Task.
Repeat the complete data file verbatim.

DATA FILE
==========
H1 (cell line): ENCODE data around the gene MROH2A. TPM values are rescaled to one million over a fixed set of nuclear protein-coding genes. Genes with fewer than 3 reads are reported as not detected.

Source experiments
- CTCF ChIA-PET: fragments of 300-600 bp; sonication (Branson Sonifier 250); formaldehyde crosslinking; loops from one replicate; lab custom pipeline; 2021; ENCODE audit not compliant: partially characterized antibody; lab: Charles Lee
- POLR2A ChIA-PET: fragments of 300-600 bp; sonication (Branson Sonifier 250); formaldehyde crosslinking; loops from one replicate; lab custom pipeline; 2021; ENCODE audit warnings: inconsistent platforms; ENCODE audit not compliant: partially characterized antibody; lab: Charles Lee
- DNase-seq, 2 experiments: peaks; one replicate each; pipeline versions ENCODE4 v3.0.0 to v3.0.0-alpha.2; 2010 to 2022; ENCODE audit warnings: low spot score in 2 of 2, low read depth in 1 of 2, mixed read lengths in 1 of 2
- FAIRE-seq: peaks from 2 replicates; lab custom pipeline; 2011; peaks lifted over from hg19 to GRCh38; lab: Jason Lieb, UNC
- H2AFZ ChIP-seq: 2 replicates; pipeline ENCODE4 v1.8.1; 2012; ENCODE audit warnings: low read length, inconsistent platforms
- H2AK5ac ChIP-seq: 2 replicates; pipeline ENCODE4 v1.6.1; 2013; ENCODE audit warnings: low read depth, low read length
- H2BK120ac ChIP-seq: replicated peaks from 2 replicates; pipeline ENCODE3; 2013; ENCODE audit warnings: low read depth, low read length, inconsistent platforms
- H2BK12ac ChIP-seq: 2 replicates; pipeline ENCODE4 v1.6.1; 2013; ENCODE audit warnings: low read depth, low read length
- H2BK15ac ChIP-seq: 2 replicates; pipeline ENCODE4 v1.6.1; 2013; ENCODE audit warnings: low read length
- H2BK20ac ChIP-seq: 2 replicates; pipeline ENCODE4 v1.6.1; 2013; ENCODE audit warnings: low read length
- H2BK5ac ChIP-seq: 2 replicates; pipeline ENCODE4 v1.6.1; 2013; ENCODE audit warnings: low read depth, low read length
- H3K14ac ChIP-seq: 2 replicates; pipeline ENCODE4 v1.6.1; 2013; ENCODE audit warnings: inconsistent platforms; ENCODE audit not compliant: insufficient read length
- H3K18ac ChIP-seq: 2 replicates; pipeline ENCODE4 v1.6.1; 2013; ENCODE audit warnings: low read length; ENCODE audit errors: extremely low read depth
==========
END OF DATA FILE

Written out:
H1 (cell line): ENCODE data around the gene MROH2A. TPM values are rescaled to one million over a fixed set of nuclear protein-coding genes. Genes with fewer than 3 reads are reported as not detected.

Source experiments
- CTCF ChIA-PET: fragments of 300-600 bp; sonication (Branson Sonifier 250); formaldehyde crosslinking; loops from one replicate; lab custom pipeline; 2021; ENCODE audit not compliant: partially characterized antibody; lab: Charles Lee
- POLR2A ChIA-PET: fragments of 300-600 bp; sonication (Branson Sonifier 250); formaldehyde crosslinking; loops from one replicate; lab custom pipeline; 2021; ENCODE audit warnings: inconsistent platforms; ENCODE audit not compliant: partially characterized antibody; lab: Charles Lee
- DNase-seq, 2 experiments: peaks; one replicate each; pipeline versions ENCODE4 v3.0.0 to v3.0.0-alpha.2; 2010 to 2022; ENCODE audit warnings: low spot score in 2 of 2, low read depth in 1 of 2, mixed read lengths in 1 of 2
- FAIRE-seq: peaks from 2 replicates; lab custom pipeline; 2011; peaks lifted over from hg19 to GRCh38; lab: Jason Lieb, UNC
- H2AFZ ChIP-seq: 2 replicates; pipeline ENCODE4 v1.8.1; 2012; ENCODE audit warnings: low read length, inconsistent platforms
- H2AK5ac ChIP-seq: 2 replicates; pipeline ENCODE4 v1.6.1; 2013; ENCODE audit warnings: low read depth, low read length
- H2BK120ac ChIP-seq: replicated peaks from 2 replicates; pipeline ENCODE3; 2013; ENCODE audit warnings: low read depth, low read length, inconsistent platforms
- H2BK12ac ChIP-seq: 2 replicates; pipeline ENCODE4 v1.6.1; 2013; ENCODE audit warnings: low read depth, low read length
- H2BK15ac ChIP-seq: 2 replicates; pipeline ENCODE4 v1.6.1; 2013; ENCODE audit warnings: low read length
- H2BK20ac ChIP-seq: 2 replicates; pipeline ENCODE4 v1.6.1; 2013; ENCODE audit warnings: low read length
- H2BK5ac ChIP-seq: 2 replicates; pipeline ENCODE4 v1.6.1; 2013; ENCODE audit warnings: low read depth, low read length
- H3K14ac ChIP-seq: 2 replicates; pipeline ENCODE4 v1.6.1; 2013; ENCODE audit warnings: inconsistent platforms; ENCODE audit not compliant: insufficient read length
- H3K18ac ChIP-seq: 2 replicates; pipeline ENCODE4 v1.6.1; 2013; ENCODE audit warnings: low read length; ENCODE audit errors: extremely low read depth